18 July 2014

Food from the Floor

Popcorn on floor (carpet and tile)
and counter from overachieving
hot-air popcorn maker. Bowl
is actually a plastic cake carrier.
Welcome back. It keeps happening. Our…ok, my hot-air popcorn popper overachieves and sends popped corn bouncing out of the bowl. Most of the strays end up on the counter, but a few reach the floor, where I grab and blow on them, then eat them.

It’s not like I don’t find them right away. They’re down there only about 10 seconds. And it’s not like the popcorn is buttered or greasy or covered with honey mustard. I take my popcorn straight. My quick huff and puff is to remove dust or whatever, not germs. Blowing, I probably add germs. Anyway, our kitchen floor isn’t that bad now that we have no cats.

Although I’ve retrieved popcorn from the floor on countless evenings, last night was the first time I remember hesitating. I had just read about research on the topic, specifically, tests of the 5-second rule: If food that falls to the floor is in contact with the floor for fewer than 5 seconds, it’s safe to eat. What do you think?

Initial 5 Second Rule Studies

I’d be surprised if someone didn’t run a test before 2003; however, that summer, a high school student in an apprentice science program at the University of Illinois at Urbana-Champaign conducted a well-controlled study. After finding university floors too clean, she procured new smooth and rough ceramic floor tiles, sterilized and inoculated the tiles with Escherichia coli (E. coli) bacteria, placed measured samples of cookies or sticky candy on the tiles and determined that the bacteria contaminated the samples in no more than 5 seconds. (More bacteria hopped to the sticky candy from the smooth tiles than from the rough tiles.)

A few years later, Clemson University researchers published results of a study that confirmed Salmonella Typhimurium bacteria can (1) survive for up to four weeks on dry tile, wood and carpet in sufficiently high populations to be transferred to bologna, and (2) be transferred almost immediately on contact.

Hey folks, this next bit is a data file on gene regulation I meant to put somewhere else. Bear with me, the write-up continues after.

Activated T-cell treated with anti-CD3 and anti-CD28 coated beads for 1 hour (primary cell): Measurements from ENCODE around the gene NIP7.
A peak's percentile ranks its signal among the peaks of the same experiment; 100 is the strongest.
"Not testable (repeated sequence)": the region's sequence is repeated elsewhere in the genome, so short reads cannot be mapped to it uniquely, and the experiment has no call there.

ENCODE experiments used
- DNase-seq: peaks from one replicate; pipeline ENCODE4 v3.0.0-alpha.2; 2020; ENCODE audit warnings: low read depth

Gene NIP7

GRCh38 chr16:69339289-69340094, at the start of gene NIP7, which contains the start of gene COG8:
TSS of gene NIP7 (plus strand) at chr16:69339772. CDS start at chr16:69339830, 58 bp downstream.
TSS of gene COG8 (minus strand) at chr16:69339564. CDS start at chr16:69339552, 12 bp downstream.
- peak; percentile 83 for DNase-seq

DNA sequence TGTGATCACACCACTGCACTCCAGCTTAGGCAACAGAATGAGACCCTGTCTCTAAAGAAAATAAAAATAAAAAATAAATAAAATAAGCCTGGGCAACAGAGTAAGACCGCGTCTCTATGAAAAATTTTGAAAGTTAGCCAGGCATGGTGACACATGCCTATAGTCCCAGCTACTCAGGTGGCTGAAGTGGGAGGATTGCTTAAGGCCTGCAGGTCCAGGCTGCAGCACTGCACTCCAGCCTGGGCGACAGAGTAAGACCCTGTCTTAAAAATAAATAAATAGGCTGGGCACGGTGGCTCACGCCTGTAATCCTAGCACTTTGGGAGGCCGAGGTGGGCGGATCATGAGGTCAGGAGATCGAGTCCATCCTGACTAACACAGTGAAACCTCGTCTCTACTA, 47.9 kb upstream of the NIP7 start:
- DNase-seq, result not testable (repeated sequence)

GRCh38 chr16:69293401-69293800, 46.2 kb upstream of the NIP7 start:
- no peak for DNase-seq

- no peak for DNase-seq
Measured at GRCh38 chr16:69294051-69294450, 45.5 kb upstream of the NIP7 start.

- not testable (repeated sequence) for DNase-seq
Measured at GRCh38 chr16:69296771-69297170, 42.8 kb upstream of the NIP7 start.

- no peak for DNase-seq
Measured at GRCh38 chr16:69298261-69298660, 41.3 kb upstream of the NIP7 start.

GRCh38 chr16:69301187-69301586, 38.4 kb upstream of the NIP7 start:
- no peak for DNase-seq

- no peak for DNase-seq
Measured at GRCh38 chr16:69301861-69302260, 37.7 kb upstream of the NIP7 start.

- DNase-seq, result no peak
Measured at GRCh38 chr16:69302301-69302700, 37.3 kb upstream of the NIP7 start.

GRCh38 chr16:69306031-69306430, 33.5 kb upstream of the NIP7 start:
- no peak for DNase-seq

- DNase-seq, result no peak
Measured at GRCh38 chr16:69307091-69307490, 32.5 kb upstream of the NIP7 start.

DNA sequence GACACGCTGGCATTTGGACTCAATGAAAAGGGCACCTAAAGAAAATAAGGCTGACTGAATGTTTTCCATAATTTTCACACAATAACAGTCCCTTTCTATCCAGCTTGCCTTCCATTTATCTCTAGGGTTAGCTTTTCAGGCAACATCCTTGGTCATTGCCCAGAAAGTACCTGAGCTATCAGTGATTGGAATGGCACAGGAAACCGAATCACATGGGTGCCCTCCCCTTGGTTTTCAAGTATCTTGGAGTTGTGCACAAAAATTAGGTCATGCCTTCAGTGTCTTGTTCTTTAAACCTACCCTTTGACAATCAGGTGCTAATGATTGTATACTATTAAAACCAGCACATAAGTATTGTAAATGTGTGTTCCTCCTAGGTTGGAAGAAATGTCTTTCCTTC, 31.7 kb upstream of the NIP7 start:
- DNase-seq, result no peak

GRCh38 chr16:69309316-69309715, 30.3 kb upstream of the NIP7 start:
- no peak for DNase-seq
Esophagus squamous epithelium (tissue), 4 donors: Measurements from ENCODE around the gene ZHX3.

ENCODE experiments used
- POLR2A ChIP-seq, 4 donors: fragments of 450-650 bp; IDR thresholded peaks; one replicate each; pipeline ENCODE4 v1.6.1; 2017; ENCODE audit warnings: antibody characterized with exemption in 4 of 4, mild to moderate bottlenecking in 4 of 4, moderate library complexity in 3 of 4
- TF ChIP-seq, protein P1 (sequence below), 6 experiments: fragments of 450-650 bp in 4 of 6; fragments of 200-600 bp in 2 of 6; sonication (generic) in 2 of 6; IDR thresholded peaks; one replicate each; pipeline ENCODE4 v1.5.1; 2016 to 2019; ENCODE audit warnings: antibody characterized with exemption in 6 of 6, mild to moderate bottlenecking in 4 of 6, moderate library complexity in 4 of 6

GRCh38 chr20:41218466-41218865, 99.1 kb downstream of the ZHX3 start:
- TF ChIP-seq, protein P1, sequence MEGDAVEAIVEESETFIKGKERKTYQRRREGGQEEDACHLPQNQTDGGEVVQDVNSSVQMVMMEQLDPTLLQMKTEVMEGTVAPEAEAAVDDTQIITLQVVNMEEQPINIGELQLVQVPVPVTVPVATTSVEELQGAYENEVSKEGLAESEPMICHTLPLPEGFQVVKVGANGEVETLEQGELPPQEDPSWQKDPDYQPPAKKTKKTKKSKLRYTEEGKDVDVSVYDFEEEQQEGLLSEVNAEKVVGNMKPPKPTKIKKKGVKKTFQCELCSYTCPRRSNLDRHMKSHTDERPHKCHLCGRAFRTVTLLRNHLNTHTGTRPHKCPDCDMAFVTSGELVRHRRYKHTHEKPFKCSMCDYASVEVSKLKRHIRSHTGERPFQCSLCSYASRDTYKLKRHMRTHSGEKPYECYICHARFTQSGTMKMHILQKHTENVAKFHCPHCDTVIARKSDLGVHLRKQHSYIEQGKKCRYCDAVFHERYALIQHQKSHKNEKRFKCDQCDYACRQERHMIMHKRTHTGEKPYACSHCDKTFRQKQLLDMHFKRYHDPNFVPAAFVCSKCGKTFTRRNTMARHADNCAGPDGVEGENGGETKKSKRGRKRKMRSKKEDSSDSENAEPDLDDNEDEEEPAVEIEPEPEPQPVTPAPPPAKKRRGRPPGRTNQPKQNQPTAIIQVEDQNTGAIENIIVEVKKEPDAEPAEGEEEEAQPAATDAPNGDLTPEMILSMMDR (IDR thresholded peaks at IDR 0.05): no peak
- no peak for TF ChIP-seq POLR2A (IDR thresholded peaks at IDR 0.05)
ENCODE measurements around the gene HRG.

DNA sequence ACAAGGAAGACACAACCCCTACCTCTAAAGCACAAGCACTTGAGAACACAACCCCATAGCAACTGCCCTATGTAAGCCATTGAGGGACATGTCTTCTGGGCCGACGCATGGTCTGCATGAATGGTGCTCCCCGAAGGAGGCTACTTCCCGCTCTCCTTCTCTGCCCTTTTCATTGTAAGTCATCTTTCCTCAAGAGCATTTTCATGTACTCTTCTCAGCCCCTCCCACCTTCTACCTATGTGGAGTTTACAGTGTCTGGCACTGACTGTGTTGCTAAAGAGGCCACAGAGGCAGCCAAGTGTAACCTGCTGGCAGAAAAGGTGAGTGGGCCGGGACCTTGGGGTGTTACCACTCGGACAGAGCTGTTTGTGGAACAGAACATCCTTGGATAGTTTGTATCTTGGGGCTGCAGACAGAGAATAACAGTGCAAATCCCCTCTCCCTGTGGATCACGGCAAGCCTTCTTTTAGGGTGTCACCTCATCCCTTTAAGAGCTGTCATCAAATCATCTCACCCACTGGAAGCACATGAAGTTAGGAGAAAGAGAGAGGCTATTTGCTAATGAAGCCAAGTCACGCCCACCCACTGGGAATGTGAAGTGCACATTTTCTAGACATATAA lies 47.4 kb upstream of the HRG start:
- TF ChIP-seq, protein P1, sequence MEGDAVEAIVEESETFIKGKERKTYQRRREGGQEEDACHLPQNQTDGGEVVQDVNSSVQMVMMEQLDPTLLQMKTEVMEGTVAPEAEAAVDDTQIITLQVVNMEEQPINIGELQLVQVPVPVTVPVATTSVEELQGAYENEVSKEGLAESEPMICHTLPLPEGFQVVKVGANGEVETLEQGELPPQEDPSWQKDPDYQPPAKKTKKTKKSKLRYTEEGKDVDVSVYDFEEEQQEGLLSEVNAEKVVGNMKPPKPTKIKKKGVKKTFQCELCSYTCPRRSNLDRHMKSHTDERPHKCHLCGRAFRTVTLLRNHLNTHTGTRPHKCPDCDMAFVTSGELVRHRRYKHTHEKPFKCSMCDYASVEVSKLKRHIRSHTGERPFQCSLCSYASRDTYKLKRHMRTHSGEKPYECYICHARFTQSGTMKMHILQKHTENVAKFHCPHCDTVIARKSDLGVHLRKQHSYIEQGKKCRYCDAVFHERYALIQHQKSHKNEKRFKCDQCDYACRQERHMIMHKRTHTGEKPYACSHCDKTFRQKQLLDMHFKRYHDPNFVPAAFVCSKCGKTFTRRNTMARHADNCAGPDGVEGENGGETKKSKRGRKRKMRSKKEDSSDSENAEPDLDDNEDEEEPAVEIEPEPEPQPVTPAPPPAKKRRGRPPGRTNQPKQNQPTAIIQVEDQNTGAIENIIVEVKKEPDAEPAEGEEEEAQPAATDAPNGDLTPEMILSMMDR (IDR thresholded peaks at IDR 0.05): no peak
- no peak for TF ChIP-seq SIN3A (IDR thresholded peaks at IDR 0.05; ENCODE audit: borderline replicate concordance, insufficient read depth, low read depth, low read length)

Over 99% of the S. Typhimurium cells were transferred from tile to bologna in 5 seconds, though transfer from carpet was very low compared with that from wood and tile. How long the bacteria sat around on the surfaces before the food was delivered was an important factor in the transfer.

Moving Forward


This Minnesota 5th grader tested the
 5-second rule with a candy bar and
 banana  for her science fair project.
(www.cross-countiesconnect.com/2014/04)
Tests of the 5-second rule have since been reported by others and the topic is now a common grade school science project. Nevertheless, a researcher from England’s Aston University recently added his students’ findings. I was surprised to see news releases and interviews on the work before the paper was accepted, but the study was rather straightforward.
 

In a class project, the students monitored the transfer of E. coli and Staphylococcus aureus bacteria from several floor types, including carpet, wood laminate and tiles, to toast, pasta, biscuit and a sticky dessert. The food samples were in contact with the floor types for 3 to 30 seconds.

The results confirmed that time is a significant factor in the transfer of bacteria--the longer the contact, the greater the contamination. Further, the study demonstrated the significance of both the floor type and the food’s moisture content. Bacteria were least likely to transfer from carpeted surfaces, and probably because moist foods make better contact with the surfaces, they’re more easily contaminated.


Wrap Up

Unlike the earlier studies, which saw any bacterial transfer as a red flag, the Aston study seemed to treat its findings as a validation that retrieving dropped food quicker than 5 seconds is generally an acceptable risk.

Me? I lean toward the Clemson lead author’s comparison of eating dropped food with not wearing a seatbelt. But I’ll accept the risk for popcorn. As my mother used to say, You have to eat a peck of dirt before you die. Just watch out for those E. coli and staph. Thanks for stopping by.

P.S.

-High school student study at University of Illinois:
www.npr.org/templates/story/story.php?storyId=1437387 (listen to the interview)
news.aces.illinois.edu/news/if-you-drop-it-should-you-eat-it-scientists-weigh-5-second-rule
-Clemson study in the Journal of Applied Microbiology:
onlinelibrary.wiley.com/doi/10.1111/j.1365-2672.2006.03171.x/full
-Aston University news release:
www.aston.ac.uk/about/news/releases/2014/march/five-second-food-rule-does-exist/
-Example articles on the Aston University study:
www.nydailynews.com/life-style/health/five-second-rule-article-1.1717615
www.scientificamerican.com/article/fact-or-fiction-the-5-second-rule-for-dropped-food/
news.nationalgeographic.com/news/2014/03/140315-five-second-rule-bacteria-food-safety/
-Daily Mail article on another university test of dropped food rule:
www.dailymail.co.uk/femail/article-2138777/The-second-rule-fact-fiction-Scientists-reveal-food-dropped-floor-safe-eat.html
-Suggested protocol for middle school science project on the 5 second rule: www.education.com/science-fair/article/to-eat-or-not-to-eat-5-second-rule/

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